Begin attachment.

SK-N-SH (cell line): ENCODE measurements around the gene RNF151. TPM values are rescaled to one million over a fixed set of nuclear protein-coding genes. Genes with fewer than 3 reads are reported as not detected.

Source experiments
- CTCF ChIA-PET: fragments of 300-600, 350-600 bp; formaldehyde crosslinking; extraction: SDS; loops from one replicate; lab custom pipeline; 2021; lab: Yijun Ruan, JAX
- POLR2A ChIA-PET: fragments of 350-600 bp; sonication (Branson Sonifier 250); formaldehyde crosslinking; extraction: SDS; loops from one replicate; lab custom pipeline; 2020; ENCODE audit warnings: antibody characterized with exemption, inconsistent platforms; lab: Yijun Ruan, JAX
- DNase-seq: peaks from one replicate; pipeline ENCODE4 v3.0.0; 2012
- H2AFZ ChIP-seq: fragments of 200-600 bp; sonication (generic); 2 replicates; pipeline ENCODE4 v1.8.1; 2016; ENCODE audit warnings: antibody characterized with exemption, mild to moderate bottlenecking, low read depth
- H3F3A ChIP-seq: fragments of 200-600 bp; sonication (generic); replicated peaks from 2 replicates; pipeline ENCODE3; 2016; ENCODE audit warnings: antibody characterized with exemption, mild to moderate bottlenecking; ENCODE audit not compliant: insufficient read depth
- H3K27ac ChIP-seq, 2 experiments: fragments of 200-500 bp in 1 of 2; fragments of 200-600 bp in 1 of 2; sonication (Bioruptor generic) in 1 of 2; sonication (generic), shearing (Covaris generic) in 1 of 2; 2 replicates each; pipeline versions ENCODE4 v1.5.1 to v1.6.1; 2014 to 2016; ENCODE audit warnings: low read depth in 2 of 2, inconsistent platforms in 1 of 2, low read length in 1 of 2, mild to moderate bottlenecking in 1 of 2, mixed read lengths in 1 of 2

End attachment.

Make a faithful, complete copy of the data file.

SK-N-SH (cell line): ENCODE measurements around the gene RNF151. TPM values are rescaled to one million over a fixed set of nuclear protein-coding genes. Genes with fewer than 3 reads are reported as not detected.

Source experiments
- CTCF ChIA-PET: fragments of 300-600, 350-600 bp; formaldehyde crosslinking; extraction: SDS; loops from one replicate; lab custom pipeline; 2021; lab: Yijun Ruan, JAX
- POLR2A ChIA-PET: fragments of 350-600 bp; sonication (Branson Sonifier 250); formaldehyde crosslinking; extraction: SDS; loops from one replicate; lab custom pipeline; 2020; ENCODE audit warnings: antibody characterized with exemption, inconsistent platforms; lab: Yijun Ruan, JAX
- DNase-seq: peaks from one replicate; pipeline ENCODE4 v3.0.0; 2012
- H2AFZ ChIP-seq: fragments of 200-600 bp; sonication (generic); 2 replicates; pipeline ENCODE4 v1.8.1; 2016; ENCODE audit warnings: antibody characterized with exemption, mild to moderate bottlenecking, low read depth
- H3F3A ChIP-seq: fragments of 200-600 bp; sonication (generic); replicated peaks from 2 replicates; pipeline ENCODE3; 2016; ENCODE audit warnings: antibody characterized with exemption, mild to moderate bottlenecking; ENCODE audit not compliant: insufficient read depth
- H3K27ac ChIP-seq, 2 experiments: fragments of 200-500 bp in 1 of 2; fragments of 200-600 bp in 1 of 2; sonication (Bioruptor generic) in 1 of 2; sonication (generic), shearing (Covaris generic) in 1 of 2; 2 replicates each; pipeline versions ENCODE4 v1.5.1 to v1.6.1; 2014 to 2016; ENCODE audit warnings: low read depth in 2 of 2, inconsistent platforms in 1 of 2, low read length in 1 of 2, mild to moderate bottlenecking in 1 of 2, mixed read lengths in 1 of 2